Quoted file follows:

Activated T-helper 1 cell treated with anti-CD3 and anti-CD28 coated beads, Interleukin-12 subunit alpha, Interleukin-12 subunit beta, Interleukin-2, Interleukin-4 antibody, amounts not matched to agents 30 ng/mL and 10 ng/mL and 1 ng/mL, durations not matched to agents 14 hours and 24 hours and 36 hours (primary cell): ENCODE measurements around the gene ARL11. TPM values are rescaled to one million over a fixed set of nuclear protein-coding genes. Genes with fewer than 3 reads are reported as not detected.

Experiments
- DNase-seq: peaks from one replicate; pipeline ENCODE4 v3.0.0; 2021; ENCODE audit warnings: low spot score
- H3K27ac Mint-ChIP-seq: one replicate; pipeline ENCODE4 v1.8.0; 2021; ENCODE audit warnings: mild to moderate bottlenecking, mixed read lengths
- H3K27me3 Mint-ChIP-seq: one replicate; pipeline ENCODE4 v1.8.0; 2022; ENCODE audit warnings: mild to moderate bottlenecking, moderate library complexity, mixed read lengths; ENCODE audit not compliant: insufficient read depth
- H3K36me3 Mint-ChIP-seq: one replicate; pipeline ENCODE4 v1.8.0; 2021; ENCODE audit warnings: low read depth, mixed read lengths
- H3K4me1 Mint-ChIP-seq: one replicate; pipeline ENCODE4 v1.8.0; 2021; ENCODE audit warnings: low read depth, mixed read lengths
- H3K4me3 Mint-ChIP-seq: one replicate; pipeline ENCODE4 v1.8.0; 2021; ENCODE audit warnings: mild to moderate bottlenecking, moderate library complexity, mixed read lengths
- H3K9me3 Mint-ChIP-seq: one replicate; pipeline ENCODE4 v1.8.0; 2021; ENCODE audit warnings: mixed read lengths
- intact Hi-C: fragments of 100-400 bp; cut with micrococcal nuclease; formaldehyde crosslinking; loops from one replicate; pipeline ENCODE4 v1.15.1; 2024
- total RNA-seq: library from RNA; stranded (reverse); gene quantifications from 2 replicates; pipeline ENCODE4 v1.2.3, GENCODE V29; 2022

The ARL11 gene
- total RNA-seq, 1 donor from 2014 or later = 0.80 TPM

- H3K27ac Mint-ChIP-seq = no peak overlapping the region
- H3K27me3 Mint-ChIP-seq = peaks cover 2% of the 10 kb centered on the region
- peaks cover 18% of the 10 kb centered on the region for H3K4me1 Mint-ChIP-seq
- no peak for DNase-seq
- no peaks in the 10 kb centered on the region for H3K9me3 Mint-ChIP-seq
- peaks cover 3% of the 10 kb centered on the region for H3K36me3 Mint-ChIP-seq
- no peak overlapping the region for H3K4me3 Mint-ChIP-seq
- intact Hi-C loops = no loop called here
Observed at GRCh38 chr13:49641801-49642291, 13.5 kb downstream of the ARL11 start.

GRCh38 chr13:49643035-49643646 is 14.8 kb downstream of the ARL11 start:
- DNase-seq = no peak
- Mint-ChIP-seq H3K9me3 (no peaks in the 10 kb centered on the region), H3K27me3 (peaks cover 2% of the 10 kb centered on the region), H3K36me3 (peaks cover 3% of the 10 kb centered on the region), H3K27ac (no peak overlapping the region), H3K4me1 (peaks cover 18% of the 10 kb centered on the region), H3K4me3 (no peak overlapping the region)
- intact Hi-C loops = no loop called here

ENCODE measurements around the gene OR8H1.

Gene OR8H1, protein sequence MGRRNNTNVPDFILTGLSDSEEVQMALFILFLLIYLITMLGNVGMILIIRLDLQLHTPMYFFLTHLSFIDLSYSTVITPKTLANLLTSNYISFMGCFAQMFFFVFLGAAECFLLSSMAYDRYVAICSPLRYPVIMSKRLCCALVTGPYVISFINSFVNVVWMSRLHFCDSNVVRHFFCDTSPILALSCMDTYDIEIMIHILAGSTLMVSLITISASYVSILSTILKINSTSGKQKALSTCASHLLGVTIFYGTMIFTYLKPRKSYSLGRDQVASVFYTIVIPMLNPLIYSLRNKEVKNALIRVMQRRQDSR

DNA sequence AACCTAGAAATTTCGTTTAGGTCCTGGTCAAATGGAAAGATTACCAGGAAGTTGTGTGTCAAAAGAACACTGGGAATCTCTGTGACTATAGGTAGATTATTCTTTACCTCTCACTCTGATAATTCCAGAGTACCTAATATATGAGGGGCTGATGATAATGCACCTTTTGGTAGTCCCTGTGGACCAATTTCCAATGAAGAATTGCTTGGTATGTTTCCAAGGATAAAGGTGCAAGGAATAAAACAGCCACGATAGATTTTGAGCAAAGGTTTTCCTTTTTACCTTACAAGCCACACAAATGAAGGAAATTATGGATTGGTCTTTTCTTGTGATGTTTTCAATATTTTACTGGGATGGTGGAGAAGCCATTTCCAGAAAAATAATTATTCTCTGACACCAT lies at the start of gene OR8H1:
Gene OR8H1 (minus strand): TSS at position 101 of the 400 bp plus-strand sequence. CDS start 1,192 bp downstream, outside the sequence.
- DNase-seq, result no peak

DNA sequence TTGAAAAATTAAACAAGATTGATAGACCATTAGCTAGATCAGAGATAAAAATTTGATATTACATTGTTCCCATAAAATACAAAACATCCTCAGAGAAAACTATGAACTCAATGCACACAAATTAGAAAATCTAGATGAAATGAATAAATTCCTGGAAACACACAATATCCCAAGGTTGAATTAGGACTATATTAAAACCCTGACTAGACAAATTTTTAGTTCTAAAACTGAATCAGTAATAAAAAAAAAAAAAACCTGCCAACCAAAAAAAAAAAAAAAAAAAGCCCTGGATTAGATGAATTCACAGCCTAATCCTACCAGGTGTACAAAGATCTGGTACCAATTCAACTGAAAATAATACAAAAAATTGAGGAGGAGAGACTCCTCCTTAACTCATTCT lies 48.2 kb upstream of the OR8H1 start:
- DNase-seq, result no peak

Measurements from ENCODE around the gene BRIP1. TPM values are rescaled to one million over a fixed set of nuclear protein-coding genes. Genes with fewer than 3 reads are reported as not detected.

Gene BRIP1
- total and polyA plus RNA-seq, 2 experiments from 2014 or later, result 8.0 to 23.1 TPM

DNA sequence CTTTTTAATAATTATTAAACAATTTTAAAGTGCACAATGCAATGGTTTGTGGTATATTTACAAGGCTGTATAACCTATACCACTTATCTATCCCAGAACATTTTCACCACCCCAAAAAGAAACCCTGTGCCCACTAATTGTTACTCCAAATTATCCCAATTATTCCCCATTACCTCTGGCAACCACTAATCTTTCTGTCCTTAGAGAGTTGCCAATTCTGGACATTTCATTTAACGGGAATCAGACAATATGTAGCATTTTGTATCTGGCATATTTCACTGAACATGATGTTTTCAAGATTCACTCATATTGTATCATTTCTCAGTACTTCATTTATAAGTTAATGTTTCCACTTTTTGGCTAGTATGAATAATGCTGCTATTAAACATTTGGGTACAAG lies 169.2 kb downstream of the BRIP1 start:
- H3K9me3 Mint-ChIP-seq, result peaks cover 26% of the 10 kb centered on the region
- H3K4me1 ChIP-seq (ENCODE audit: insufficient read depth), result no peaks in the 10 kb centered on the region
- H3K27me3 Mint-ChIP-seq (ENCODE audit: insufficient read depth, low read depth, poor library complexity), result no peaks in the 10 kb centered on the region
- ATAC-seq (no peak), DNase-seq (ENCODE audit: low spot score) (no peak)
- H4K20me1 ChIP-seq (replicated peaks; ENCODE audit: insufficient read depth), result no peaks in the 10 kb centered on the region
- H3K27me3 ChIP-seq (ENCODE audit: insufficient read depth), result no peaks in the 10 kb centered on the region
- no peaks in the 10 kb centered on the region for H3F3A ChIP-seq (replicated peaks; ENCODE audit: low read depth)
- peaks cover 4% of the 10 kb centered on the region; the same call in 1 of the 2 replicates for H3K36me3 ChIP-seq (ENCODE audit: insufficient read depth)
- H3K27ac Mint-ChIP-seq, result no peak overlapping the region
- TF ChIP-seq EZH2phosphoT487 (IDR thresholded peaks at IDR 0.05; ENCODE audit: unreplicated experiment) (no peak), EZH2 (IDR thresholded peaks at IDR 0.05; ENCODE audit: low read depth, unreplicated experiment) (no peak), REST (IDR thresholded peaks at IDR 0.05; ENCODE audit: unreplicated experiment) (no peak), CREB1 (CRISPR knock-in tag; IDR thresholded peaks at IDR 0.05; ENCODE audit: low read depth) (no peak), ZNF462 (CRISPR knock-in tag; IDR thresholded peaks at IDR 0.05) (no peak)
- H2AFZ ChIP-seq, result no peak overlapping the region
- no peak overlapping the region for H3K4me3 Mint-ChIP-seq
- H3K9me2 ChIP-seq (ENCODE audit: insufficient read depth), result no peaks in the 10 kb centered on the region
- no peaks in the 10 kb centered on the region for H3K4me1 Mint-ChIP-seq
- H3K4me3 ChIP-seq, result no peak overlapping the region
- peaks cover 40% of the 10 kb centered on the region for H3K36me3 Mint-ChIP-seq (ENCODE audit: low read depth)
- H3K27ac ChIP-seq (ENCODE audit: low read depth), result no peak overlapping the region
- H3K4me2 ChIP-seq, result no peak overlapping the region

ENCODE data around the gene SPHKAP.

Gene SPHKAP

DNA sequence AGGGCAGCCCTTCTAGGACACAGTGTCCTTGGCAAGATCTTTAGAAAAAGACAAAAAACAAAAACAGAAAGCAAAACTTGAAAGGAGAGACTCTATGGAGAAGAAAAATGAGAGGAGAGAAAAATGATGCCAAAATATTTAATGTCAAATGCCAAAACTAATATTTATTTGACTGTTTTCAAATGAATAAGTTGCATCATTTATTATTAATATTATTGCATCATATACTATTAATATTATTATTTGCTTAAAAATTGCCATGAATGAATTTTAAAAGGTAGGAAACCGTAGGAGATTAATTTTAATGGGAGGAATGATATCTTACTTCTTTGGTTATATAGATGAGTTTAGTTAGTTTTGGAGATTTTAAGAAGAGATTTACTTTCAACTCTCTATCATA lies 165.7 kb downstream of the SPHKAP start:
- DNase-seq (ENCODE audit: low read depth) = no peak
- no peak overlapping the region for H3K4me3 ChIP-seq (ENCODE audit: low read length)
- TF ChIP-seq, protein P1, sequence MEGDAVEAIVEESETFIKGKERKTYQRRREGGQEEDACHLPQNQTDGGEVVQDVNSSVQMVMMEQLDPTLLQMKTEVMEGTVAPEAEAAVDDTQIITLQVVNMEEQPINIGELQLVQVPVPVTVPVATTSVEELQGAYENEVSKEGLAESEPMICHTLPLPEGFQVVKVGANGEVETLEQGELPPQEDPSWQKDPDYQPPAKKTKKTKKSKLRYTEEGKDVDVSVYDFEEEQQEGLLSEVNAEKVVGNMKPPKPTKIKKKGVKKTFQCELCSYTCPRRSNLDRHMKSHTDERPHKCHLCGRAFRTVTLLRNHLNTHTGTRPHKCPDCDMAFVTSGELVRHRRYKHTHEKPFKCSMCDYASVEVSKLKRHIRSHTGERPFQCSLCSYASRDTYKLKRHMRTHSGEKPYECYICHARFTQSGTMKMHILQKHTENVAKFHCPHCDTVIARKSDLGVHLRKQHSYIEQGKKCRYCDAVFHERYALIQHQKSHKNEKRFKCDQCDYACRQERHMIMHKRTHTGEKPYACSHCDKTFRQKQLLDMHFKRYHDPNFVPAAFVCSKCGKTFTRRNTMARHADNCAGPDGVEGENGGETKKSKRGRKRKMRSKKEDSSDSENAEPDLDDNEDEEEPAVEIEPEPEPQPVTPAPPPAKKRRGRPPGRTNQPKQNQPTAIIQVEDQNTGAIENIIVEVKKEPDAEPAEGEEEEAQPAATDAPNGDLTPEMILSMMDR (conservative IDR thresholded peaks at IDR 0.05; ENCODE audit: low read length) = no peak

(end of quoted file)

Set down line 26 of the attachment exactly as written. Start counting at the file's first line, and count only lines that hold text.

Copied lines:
- intact Hi-C loops = no loop called here